David Doyle on Footprints Festival at Jermyn Street Theatre, “I can’t think of a better way to start our big birthday year!”

The third Jermyn Street Theatre Footprints Festival opens next week. Running from 10 January to 10 February 2024, the festival showcases new writing and young talent and opens as the theatre enters its 30th birthday year.

This year, the festival features six new plays – and we’ll be there to review them all. It kicks off with The Good John Proctor by Talene Monahon; the play is set in the year before the events of Arthur Miller’s classic play about the Salem Witch Trials, The Crucible. It stars Sabrina Wu, Anna Fordham, Amber Sylvia Edwards and Lydia Larson with direction by 2023 Carne Deputy Director Anna Ryder.

Running in repertory with The Good John Proctor is Jaisal Marmion’s debut work Boy In Da Korma directed by Ben Grant, the story of a half-Indian, half-Irish boy on the rural south-west coast of Ireland who believes he is Tupac reincarnated. Alongside Boy In The Korma, audiences can also catch The Pursuit of Joy written by Safaa Benson-Effiom and directed by Brigitte Adela.

Opening in on 23 January and running through to 6 February is the winning entry of the Woven Voices Prize for Playwriting 2023. Spanning five decades, The E.U. Killed My Dad, written by Aaron Kilercioglu and directed by Georgina Green, is a tensely gripping thriller that tells the story of a family reunion which fast becomes an exhilarating whodunnit.

As February gets underway Flora Wilson Brown’s multi-period climate crisis play – A Beautiful Future Is Coming opens as a Co-Production with DONOTALIGHT. The play spans 250 years of climate crisis and features direction from Harry Tennison.

Rounding of Footprints Festival is Two Rounds, written by Oscar-nominee Cristina Comencini and translated and directed by Aida Rocci. A Jermyn Street Theatre and Aslant Theatre Co-Production, this award-winning Italian comedy offers a delicate reflection on being a woman across generations, beginning in 1960s Italy.

Ahead of the festival opening, we caught up with David Doyle, who has been the Jermyn Street Theatre’s Executive Producer since joining from the Dublin’s Abbey Theatre in 2021. We got his thoughts on presenting new work, programming the festival and what he’s looking forward to seeing most.

Footprints Festival promotional image

Q&A with Jermyn Street Theatre’s Executive Producer, David Doyle

How does it feel to be taking Footprints Festival into its third year?

Footprints is one of the most exciting times of the year at Jermyn Street Theatre and I can’t wait for the 2024 edition which begins our 30th anniversary year in January. It’s such a thrill to open the doors of the theatre to such a vibrant mix of artists for five weeks. This year we’re presenting six plays. I’m so excited by all of them and the artists making them so I can’t think of a better way to start our big birthday year!

How did you approach programming the festival?

Our Creative Associates are at the heart of the festival and this year they brought us their ideas for shows. We’ve worked with them over the course of the year to really develop and hone those ideas, and the work they’ve made is really electric. I think at its core the approach has been to give artists the space to make the work they want to.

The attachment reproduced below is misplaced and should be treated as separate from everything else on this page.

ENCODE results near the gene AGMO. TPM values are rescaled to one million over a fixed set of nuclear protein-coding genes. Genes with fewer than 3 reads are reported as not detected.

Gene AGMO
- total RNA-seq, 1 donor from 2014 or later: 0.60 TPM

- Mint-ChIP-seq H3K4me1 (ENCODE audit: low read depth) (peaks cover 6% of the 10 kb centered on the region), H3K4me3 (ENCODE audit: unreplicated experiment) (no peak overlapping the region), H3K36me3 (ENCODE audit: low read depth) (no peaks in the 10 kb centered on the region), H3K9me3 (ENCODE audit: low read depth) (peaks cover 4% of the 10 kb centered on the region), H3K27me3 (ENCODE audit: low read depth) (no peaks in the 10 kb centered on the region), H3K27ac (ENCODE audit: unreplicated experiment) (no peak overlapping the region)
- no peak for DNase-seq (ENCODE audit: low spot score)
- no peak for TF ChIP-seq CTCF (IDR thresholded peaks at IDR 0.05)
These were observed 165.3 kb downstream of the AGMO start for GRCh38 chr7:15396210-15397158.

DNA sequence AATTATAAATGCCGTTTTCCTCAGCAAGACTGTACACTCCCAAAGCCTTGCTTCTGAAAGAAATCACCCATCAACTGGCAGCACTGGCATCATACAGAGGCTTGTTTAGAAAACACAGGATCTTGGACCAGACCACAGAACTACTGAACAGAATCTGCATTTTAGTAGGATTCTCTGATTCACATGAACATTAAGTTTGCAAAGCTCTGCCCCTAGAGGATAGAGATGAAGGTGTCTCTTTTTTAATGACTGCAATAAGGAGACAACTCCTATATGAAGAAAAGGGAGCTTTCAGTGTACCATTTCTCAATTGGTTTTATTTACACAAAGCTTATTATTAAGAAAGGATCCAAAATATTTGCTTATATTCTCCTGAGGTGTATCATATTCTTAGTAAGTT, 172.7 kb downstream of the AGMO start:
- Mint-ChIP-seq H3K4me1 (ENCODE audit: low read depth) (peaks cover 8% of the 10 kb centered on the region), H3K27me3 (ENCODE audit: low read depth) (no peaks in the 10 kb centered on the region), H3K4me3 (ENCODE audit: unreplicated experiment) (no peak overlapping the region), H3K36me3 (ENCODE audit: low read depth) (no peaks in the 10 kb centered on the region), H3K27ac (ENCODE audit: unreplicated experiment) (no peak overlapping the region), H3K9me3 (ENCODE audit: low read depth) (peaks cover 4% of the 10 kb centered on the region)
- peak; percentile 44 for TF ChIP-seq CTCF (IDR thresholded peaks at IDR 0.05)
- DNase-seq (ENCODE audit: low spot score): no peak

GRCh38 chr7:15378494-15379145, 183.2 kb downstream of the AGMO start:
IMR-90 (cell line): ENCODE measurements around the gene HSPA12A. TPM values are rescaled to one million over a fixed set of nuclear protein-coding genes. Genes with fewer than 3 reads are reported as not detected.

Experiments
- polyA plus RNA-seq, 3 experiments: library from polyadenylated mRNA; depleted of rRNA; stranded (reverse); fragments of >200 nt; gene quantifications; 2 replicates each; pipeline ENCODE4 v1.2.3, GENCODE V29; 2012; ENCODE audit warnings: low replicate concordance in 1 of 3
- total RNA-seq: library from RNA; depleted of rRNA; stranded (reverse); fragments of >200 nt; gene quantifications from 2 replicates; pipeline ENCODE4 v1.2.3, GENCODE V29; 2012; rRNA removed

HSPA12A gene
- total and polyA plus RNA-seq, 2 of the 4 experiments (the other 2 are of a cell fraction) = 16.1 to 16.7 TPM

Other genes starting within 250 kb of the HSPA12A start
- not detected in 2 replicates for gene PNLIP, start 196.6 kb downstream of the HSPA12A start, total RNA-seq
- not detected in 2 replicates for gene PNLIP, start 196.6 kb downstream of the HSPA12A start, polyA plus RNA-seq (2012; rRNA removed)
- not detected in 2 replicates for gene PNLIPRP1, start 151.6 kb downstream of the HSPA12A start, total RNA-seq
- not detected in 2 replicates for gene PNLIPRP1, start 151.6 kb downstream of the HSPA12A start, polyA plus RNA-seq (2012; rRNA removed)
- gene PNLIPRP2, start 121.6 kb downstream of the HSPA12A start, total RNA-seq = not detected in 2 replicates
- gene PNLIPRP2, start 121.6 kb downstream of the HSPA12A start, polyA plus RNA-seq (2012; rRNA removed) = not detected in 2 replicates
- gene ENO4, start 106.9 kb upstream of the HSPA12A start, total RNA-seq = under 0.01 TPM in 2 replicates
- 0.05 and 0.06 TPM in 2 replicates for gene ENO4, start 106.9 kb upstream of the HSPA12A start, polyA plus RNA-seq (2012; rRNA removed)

How important is it to provide these kinds of opportunities for new work?

I think festivals like this are vital, they’re how I made most of my work when I started out. It feels increasingly hard for artists to get their work platformed now, certainly much harder than pre-COVID. Things that were integral like VAULT Festival aren’t happening as usual in January and spaces in the West End, where we are, feel increasingly rare. It’s crucial that we protect the infrastructure that lets new work happen at the moment – culture is at the core of London’s identity, and we need to make sure that we don’t lose the spaces that allow it to happen.

Does it feel like taking a risk in presenting a festival focused on new work for theatre?

New work is always a bit more of a risk but every production you do is a risk anyway. This year we’ve done 7 world premieres and some of our biggest box office hits have been new work. It’s always more work for a theatre to support a new play but I think it’s really important that theatres keep making new plays. The plays that we think of as the sure-fire box-office hits of today were one day new plays themselves. The great thing about Footprints is it’s a chance for audiences to see the theatre stars of tomorrow early in their careers and be able to brag about that later.

Was it a challenge to get the right balance of plays across the month?

It’s always a challenge to strike a good balance but that’s also the most exciting thing about a festival. You can begin to think of the conversations that presenting certain plays together spark and really think about how audiences are going to experience everything. This year we’ve got plays that stretch from the 17th century to the 22nd century and take in stories from the climate crisis to Tupac so there’s something for everyone in it.

Are there any of the shows you’re particularly looking forward to seeing?

I’m particularly excited for Aaron Kilercioglu’s The EU Killed My Dad. I’ve been a huge fan of Aaron’s writing for a number of years. This is such an innovative and funny play that I can’t wait to watch with audiences. It won this year’s Woven Voices Prize for Playwriting which is a playwriting prize for migrant writers that we run with Woven Voices, and which feels particularly important at the moment. Festivals are always about the conversations they start, and I can’t wait to eavesdrop on the audience’s conversations after they’ve seen this one. 

Footprints Festival runs at Jermyn Street Theatre from January to February.  For more details and to book, visit the theatre’s website.